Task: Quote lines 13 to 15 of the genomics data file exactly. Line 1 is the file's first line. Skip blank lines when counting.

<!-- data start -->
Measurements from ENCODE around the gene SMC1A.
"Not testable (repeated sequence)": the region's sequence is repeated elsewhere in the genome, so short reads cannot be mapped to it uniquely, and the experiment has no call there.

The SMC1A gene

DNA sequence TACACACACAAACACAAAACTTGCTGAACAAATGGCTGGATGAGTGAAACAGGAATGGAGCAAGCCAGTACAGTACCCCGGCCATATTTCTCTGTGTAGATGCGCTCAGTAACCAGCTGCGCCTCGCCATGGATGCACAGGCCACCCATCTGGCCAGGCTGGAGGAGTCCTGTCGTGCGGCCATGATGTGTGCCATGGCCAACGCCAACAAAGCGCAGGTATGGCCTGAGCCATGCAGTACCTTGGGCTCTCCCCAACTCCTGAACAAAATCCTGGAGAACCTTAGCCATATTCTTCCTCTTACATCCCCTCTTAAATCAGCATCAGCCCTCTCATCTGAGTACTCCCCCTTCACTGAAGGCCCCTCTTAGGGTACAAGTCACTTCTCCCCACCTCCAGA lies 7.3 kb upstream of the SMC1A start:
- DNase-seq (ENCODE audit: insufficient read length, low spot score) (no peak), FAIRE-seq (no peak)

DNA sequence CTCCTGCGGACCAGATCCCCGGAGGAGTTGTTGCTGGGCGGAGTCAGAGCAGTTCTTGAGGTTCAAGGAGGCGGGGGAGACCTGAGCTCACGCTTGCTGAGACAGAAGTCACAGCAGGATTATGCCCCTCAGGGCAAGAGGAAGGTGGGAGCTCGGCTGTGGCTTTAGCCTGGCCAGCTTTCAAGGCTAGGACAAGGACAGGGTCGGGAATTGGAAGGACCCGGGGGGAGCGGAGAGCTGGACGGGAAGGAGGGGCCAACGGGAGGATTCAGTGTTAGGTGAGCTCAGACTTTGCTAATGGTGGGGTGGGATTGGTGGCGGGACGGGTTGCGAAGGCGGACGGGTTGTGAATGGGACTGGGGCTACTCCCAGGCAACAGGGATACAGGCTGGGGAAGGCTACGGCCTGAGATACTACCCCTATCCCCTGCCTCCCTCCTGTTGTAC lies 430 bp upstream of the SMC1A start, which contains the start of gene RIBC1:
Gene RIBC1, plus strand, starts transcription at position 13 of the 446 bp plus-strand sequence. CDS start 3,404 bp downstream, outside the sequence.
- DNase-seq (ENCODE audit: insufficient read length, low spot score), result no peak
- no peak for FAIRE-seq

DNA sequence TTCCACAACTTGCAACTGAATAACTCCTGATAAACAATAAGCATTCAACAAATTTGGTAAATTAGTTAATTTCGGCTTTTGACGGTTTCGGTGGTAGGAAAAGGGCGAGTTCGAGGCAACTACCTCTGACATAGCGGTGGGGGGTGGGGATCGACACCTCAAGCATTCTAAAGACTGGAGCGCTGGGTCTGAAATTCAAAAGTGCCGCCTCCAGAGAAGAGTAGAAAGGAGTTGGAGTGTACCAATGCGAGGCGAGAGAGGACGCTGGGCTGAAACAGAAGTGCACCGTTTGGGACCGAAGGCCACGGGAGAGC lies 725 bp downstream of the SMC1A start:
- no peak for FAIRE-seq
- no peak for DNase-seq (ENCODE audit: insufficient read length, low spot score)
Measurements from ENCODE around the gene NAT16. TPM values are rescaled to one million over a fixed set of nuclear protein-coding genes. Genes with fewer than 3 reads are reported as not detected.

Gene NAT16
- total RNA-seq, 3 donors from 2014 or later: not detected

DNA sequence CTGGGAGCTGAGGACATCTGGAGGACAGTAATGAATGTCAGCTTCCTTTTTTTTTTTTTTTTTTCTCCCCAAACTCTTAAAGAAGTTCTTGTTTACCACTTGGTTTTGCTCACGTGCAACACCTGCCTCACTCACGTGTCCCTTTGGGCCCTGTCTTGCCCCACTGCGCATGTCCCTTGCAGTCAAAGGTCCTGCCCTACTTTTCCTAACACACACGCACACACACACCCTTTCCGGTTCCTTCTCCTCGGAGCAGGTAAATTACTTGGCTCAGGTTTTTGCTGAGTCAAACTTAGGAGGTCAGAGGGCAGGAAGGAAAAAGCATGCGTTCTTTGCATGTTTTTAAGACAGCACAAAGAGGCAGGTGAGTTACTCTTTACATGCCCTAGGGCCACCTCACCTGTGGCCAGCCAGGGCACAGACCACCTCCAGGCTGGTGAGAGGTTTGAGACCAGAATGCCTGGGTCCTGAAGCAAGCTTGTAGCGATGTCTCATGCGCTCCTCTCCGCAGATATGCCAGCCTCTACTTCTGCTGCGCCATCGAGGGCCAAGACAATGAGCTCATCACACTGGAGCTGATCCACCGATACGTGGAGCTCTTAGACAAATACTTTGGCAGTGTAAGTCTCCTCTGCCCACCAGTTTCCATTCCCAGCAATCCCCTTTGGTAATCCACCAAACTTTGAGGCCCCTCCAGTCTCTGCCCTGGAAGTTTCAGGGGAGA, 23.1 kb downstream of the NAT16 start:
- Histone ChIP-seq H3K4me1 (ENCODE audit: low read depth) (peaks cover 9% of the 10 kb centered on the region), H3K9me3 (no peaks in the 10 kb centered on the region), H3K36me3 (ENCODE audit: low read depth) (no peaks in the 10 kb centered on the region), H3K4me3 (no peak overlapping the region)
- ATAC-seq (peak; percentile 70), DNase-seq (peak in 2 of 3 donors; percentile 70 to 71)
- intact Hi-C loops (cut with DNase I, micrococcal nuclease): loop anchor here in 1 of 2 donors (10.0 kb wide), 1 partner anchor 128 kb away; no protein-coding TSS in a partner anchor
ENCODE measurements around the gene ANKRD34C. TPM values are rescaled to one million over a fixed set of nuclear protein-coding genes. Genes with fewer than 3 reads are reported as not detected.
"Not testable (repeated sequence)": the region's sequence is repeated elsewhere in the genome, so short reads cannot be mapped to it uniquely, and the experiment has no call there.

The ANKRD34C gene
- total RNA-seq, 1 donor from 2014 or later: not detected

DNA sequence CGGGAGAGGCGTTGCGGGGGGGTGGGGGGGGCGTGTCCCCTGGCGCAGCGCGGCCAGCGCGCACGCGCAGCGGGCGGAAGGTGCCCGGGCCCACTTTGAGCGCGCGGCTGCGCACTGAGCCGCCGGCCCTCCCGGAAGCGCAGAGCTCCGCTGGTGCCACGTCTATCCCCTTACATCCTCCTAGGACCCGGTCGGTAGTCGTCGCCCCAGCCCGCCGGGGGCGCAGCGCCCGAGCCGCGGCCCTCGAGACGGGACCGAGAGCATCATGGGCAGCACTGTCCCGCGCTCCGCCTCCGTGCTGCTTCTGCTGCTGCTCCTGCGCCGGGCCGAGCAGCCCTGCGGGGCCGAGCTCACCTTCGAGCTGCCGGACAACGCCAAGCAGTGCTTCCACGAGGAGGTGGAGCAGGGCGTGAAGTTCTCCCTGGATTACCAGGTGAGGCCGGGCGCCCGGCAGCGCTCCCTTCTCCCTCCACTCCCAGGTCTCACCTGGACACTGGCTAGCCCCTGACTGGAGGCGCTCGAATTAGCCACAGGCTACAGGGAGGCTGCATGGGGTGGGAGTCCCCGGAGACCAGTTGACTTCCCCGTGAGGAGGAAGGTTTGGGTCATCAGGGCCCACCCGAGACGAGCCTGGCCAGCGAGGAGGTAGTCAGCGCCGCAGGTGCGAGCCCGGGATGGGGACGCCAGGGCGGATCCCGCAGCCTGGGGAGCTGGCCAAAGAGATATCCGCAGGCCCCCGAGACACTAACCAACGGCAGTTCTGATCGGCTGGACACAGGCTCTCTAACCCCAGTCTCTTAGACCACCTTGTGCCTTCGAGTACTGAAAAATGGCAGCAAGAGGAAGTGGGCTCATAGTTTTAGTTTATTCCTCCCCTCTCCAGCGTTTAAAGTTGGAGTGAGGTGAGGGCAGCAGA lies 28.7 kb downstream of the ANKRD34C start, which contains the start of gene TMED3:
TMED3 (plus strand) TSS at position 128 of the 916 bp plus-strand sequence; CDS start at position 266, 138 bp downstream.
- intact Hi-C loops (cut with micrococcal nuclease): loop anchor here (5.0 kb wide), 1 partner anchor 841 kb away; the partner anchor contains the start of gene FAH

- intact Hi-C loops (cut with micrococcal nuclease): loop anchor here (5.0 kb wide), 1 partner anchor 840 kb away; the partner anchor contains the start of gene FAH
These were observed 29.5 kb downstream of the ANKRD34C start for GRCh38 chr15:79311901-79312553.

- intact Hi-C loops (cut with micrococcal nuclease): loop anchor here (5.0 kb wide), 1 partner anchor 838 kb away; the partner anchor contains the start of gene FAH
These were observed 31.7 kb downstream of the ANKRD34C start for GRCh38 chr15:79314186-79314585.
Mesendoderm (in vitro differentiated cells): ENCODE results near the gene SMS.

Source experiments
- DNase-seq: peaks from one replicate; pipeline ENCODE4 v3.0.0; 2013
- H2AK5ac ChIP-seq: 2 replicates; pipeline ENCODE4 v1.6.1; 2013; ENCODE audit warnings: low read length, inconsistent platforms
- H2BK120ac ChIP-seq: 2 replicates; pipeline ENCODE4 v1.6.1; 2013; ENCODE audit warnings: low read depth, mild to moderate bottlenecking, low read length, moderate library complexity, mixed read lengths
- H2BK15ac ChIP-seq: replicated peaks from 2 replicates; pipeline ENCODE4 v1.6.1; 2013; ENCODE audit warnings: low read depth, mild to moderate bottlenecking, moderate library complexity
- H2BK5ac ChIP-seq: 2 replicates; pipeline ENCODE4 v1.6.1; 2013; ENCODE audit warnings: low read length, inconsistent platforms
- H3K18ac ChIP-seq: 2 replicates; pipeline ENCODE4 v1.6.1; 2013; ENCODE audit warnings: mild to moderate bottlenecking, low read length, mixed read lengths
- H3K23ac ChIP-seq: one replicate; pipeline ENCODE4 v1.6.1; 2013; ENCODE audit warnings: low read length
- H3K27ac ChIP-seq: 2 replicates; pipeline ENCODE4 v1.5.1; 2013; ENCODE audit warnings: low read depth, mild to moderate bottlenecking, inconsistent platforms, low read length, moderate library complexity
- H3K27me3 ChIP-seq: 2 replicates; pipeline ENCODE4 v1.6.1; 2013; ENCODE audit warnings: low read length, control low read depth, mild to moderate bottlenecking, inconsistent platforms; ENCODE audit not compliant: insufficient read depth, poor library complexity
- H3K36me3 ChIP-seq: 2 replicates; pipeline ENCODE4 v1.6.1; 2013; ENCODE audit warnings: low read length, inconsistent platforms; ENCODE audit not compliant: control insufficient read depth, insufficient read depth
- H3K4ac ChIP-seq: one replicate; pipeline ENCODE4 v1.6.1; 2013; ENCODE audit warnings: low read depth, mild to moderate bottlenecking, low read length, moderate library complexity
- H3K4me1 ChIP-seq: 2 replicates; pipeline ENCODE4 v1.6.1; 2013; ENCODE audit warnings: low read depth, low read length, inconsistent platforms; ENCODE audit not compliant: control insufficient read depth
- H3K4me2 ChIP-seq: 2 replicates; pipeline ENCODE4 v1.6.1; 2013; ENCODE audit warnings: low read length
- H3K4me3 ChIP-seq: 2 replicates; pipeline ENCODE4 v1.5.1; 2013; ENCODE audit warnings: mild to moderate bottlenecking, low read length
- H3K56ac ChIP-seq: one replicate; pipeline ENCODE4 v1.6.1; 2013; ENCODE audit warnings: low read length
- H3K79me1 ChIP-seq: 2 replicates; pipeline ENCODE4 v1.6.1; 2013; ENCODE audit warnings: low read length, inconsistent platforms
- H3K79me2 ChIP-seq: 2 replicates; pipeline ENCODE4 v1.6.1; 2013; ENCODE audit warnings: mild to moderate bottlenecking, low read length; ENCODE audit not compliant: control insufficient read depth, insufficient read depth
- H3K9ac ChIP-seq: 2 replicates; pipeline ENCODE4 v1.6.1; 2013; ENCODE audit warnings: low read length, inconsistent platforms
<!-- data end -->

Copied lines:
Measurements from ENCODE around the gene NAT16. TPM values are rescaled to one million over a fixed set of nuclear protein-coding genes. Genes with fewer than 3 reads are reported as not detected.

Gene NAT16
- total RNA-seq, 3 donors from 2014 or later: not detected